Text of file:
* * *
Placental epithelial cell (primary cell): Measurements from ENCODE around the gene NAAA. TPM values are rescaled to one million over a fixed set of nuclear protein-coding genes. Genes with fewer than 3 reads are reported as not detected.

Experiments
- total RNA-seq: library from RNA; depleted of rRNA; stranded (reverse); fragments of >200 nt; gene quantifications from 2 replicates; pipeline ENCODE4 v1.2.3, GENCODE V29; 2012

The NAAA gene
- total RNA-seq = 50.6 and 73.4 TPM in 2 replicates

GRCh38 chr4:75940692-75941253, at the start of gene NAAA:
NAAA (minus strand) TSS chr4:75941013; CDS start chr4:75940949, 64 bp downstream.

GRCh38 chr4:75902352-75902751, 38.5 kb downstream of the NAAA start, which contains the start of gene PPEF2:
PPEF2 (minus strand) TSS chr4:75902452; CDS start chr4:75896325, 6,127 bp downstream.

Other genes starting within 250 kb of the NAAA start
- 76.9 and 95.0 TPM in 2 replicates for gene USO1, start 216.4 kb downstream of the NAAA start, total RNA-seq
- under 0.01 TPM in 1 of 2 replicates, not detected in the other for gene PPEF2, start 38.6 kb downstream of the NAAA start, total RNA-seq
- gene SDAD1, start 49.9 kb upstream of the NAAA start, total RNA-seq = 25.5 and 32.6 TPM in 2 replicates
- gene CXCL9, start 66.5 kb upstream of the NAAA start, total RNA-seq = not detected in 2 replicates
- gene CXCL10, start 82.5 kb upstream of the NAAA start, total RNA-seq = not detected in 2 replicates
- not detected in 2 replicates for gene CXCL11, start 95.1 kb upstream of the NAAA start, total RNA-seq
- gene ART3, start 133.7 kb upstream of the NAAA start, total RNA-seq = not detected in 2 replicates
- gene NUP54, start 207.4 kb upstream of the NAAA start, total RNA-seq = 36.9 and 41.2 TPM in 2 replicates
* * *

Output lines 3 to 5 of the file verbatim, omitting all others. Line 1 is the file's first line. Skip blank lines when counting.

- total RNA-seq: library from RNA; depleted of rRNA; stranded (reverse); fragments of >200 nt; gene quantifications from 2 replicates; pipeline ENCODE4 v1.2.3, GENCODE V29; 2012

The NAAA gene
- total RNA-seq = 50.6 and 73.4 TPM in 2 replicates